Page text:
Systemic Acquired Resistance and Induced Systemic Resistance

Systemic acquired resistance (SAR) and induced systemic resistance (ISR) are two biochemical signalling processes plants can utilise to protect themselves from attacking pests and pathogens, each with distinct triggers and mechanisms. 

Systemic acquired resistance (SAR) is activated when a plant is attacked by a pathogen or treated with certain chemicals. It activates a signalling pathway that spreads throughout the plant, preparing it to defend against future infections. SAR is often linked with the build-up of salicylic acid (SA), a compound involved in plant defence. It usually takes hours to days to develop after the initial threat. 

On the other hand, induced systemic resistance (ISR) is triggered by beneficial microbes, like certain bacteria or fungi, colonizing the plant's roots or other parts. These microbes prompt the plant to activate its defence responses, making it more resistant to a wide range of pathogens. Unlike SAR, ISR doesn't rely on salicylic acid build-up but involves other signalling molecules such as jasmonic acid (JA) and ethylene. ISR can develop rapidly, sometimes within hours or days after the plant is colonized by beneficial microbes. 

Growers can harness systemic acquired resistance (SAR) and induced systemic resistance (ISR) to bolster crop production in diverse ways. Beneficial microbes like rhizobacteria or mycorrhizal fungi can be applied through methods such as seed and transplanting treatments or direct soil drench applications. Employing crop rotation or polyculture systems helps foster diverse soil microbial communities, promoting ISR while deterring pathogen buildup. Moreover, biocontrol agents, including predatory insects or microbial antagonists, can be introduced to manage pathogen populations and stimulate ISR.  

Natural extracts or elicitors derived from plants, fungi, or bacteria can also be utilized to trigger SAR or ISR responses in crops. These natural extracts can be applied to plants through foliar sprays, root drenches, or seed treatments to induce ISR and enhance plant immunity against pathogens.  

Several natural extracts have been found to elicit a systemic acquired resistance (SAR) response in plants. Some of these extracts include: 

  • Salicylic acid (SA): While salicylic acid is a naturally occurring plant hormone involved in various physiological processes, exogenous application of SA has been shown to induce SAR and enhance plant resistance to pathogens. 
  • Jasmonic acid (JA): Jasmonic acid is another plant hormone involved in defense responses against herbivores and pathogens. Application of JA or its derivatives can trigger SAR and enhance plant resistance to certain pathogens.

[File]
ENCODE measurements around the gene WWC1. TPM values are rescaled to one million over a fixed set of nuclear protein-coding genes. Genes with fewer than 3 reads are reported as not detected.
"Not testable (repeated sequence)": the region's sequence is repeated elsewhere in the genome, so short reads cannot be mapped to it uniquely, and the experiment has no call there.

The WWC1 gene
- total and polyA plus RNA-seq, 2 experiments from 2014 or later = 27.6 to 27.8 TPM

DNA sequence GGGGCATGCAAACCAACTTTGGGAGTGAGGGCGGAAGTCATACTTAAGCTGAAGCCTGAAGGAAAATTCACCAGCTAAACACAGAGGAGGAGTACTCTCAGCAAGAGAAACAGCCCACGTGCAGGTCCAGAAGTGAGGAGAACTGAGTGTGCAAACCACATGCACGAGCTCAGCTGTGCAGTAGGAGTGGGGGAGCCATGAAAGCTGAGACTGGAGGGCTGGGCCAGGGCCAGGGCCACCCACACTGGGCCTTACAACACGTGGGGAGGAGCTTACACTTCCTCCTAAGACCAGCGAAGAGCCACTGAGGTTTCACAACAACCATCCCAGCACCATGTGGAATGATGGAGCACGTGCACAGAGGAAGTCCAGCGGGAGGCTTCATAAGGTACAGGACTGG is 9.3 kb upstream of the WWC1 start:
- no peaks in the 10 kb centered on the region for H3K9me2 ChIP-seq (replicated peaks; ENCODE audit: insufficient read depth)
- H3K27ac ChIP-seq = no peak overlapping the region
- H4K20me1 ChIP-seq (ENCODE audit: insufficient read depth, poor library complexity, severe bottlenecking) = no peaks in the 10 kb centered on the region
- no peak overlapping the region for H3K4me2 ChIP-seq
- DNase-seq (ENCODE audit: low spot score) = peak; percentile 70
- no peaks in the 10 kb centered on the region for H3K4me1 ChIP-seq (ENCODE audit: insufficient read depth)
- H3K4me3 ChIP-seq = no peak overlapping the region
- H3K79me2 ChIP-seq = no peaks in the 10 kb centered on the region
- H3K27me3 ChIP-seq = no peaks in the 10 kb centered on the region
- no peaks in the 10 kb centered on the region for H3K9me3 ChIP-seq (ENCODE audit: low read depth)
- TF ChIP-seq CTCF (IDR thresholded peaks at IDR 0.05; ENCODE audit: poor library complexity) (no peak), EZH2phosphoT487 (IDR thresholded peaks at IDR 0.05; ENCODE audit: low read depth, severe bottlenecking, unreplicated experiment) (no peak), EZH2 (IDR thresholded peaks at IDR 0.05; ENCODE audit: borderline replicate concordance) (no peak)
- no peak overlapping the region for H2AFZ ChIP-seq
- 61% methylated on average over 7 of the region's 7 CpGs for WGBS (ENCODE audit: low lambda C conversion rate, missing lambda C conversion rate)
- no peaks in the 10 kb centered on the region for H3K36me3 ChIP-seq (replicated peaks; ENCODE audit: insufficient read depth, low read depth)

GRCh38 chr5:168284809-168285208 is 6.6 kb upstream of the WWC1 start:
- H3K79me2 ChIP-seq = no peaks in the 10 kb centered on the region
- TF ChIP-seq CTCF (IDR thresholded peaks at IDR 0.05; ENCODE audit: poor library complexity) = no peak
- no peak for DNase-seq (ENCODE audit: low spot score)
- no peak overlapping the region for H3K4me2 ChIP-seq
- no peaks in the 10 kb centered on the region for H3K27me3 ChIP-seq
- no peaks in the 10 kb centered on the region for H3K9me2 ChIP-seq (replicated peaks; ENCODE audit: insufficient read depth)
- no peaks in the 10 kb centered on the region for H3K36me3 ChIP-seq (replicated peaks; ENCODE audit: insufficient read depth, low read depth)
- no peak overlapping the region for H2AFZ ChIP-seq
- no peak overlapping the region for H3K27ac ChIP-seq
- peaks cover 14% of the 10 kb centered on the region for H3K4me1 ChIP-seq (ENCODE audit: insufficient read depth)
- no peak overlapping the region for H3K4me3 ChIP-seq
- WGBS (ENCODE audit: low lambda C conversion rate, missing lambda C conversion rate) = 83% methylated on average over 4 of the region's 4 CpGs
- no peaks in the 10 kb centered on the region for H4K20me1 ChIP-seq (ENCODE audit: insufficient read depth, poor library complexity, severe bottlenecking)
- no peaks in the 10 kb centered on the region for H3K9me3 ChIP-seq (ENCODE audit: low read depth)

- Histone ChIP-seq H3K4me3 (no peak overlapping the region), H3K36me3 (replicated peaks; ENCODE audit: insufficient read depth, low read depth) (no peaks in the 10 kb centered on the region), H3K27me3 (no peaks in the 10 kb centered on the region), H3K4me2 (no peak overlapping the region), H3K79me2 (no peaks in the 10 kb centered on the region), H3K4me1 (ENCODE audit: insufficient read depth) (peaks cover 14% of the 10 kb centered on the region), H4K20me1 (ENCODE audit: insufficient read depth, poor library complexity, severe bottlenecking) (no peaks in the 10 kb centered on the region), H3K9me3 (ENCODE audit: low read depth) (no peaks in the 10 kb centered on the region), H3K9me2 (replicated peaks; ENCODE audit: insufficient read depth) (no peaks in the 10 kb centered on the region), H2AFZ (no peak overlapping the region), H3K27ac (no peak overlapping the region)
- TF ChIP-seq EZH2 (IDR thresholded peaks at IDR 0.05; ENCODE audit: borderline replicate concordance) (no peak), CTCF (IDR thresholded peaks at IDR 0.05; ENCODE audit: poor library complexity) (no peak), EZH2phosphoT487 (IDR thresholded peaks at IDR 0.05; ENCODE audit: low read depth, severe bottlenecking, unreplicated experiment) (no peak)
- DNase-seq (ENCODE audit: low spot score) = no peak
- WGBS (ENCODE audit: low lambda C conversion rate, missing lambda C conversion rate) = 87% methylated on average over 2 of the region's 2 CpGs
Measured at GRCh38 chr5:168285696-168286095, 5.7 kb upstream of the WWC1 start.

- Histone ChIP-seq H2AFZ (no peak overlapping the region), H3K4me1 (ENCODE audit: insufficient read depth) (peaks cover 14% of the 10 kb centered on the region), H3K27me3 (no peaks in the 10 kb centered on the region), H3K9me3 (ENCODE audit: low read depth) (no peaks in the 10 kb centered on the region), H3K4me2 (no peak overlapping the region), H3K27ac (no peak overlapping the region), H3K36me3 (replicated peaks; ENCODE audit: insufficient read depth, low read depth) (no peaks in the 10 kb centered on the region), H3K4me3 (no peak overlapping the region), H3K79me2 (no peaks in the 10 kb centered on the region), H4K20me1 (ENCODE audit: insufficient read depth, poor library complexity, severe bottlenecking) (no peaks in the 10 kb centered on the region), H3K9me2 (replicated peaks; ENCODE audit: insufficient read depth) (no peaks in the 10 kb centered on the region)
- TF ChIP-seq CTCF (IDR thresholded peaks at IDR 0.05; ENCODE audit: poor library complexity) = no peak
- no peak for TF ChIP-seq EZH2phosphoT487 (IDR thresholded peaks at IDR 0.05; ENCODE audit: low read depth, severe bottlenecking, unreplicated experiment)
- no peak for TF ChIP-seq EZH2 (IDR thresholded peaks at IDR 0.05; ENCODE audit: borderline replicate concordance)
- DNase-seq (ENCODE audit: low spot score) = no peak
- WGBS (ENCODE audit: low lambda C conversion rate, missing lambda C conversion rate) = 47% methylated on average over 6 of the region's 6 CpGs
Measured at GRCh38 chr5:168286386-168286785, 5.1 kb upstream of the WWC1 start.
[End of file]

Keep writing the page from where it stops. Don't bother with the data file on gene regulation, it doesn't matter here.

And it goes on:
• β-Glucans: β-Glucans are polysaccharides found in the cell walls of fungi, bacteria, and plants. They can act as elicitors of SAR when applied to plants, stimulating defense responses against pathogens. 
  • Chitosan: Chitosan is a derivative of chitin, a component of fungal cell walls. Application of chitosan to plants can induce SAR and enhance resistance to various pathogens. 
  • Plant-derived essential oils: Some essential oils extracted from plants possess antimicrobial properties and can induce SAR in treated plants. Examples include oils derived from neem, oregano, rosemary, thyme, and cinnamon. 

Some examples of natural extracts have been found to elicit induced systemic resistance (ISR) in plants include: 

  • Rhizobacteria-derived compounds: Certain compounds produced by beneficial rhizobacteria, such as Bacillus and Pseudomonas spp., can induce ISR in plants. These compounds include lipopolysaccharides (LPS), cyclic lipopeptides (CLPs), and volatile organic compounds (VOCs) emitted by the bacteria. 
  • Mycorrhizal fungi extracts: Mycorrhizal fungi form symbiotic relationships with plant roots and can induce ISR in the host plant. Extracts from these fungi, such as mycorrhizal exudates or spore extracts, have been shown to enhance plant resistance to pathogens. 
  • Chitin and chitosan: Chitin and its derivative chitosan, found in the cell walls of fungi and insects, respectively, can act as elicitors of ISR in plants. These compounds stimulate plant defense responses and enhance resistance to various pathogens. 
  • Plant-derived secondary metabolites: Certain secondary metabolites produced by plants, such as flavonoids, terpenoids, and alkaloids, can induce ISR in neighboring plants. These compounds are released into the environment through root exudates or volatilization and can prime nearby plants for enhanced defense against pathogens. 
  • Seaweed extracts: Compounds of seaweed, such as laminarin and fucoidan, contain polysaccharides that can induce ISR in plants. These extracts have been shown to enhance plant resistance to pathogens and improve overall plant health. 
  • Plant growth-promoting rhizobacteria (PGPR) extracts: PGPR strains produce various metabolites, such as indole-3-acetic acid (IAA), siderophores, and hydrogen cyanide (HCN), which can induce ISR in plants. These metabolites enhance plant growth and confer resistance to pathogens. Examples of plant growth-promoting rhizobacteria include Azospirillum, Bacillus, Pseudomonas and Rhizobium bacterial species. 

In addition to application of compounds listed above, implementing optimised cultural practices that bolster overall plant health, such as balanced nutrition and proper irrigation, supports SAR and ISR mechanisms. Integration of SAR and ISR strategies into an IPM framework reduces reliance on synthetic pesticides. Through these methods, growers can enhance crop resilience, minimise reliance on chemical inputs, and improve yield and quality while promoting sustainable agricultural practices.